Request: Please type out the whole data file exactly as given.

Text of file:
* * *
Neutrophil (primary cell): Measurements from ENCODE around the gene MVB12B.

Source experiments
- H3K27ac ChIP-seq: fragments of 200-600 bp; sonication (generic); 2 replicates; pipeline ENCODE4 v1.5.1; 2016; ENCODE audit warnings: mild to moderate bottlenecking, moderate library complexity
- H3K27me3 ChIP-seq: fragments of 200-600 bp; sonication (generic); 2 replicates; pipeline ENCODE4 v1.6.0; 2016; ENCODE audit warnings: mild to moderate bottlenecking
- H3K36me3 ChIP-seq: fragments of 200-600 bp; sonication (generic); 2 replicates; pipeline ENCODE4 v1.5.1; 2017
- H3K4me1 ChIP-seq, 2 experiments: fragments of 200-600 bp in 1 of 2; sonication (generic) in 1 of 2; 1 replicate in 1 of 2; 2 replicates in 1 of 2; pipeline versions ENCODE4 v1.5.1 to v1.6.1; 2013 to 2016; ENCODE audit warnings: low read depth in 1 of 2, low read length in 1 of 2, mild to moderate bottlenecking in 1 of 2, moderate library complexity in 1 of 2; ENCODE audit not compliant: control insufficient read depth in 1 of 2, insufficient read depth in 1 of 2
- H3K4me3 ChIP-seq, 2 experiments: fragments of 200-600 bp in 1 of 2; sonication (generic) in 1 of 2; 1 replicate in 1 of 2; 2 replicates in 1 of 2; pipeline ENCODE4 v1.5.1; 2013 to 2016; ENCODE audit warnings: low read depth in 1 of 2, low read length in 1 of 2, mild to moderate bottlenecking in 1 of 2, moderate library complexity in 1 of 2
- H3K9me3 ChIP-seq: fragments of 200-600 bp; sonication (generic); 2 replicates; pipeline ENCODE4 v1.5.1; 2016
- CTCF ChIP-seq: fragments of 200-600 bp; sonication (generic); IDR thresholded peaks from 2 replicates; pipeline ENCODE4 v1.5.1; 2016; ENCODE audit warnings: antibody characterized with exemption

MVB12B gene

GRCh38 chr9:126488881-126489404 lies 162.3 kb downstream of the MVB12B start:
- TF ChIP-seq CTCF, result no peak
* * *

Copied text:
Neutrophil (primary cell): Measurements from ENCODE around the gene MVB12B.

Source experiments
- H3K27ac ChIP-seq: fragments of 200-600 bp; sonication (generic); 2 replicates; pipeline ENCODE4 v1.5.1; 2016; ENCODE audit warnings: mild to moderate bottlenecking, moderate library complexity
- H3K27me3 ChIP-seq: fragments of 200-600 bp; sonication (generic); 2 replicates; pipeline ENCODE4 v1.6.0; 2016; ENCODE audit warnings: mild to moderate bottlenecking
- H3K36me3 ChIP-seq: fragments of 200-600 bp; sonication (generic); 2 replicates; pipeline ENCODE4 v1.5.1; 2017
- H3K4me1 ChIP-seq, 2 experiments: fragments of 200-600 bp in 1 of 2; sonication (generic) in 1 of 2; 1 replicate in 1 of 2; 2 replicates in 1 of 2; pipeline versions ENCODE4 v1.5.1 to v1.6.1; 2013 to 2016; ENCODE audit warnings: low read depth in 1 of 2, low read length in 1 of 2, mild to moderate bottlenecking in 1 of 2, moderate library complexity in 1 of 2; ENCODE audit not compliant: control insufficient read depth in 1 of 2, insufficient read depth in 1 of 2
- H3K4me3 ChIP-seq, 2 experiments: fragments of 200-600 bp in 1 of 2; sonication (generic) in 1 of 2; 1 replicate in 1 of 2; 2 replicates in 1 of 2; pipeline ENCODE4 v1.5.1; 2013 to 2016; ENCODE audit warnings: low read depth in 1 of 2, low read length in 1 of 2, mild to moderate bottlenecking in 1 of 2, moderate library complexity in 1 of 2
- H3K9me3 ChIP-seq: fragments of 200-600 bp; sonication (generic); 2 replicates; pipeline ENCODE4 v1.5.1; 2016
- CTCF ChIP-seq: fragments of 200-600 bp; sonication (generic); IDR thresholded peaks from 2 replicates; pipeline ENCODE4 v1.5.1; 2016; ENCODE audit warnings: antibody characterized with exemption

MVB12B gene

GRCh38 chr9:126488881-126489404 lies 162.3 kb downstream of the MVB12B start:
- TF ChIP-seq CTCF, result no peak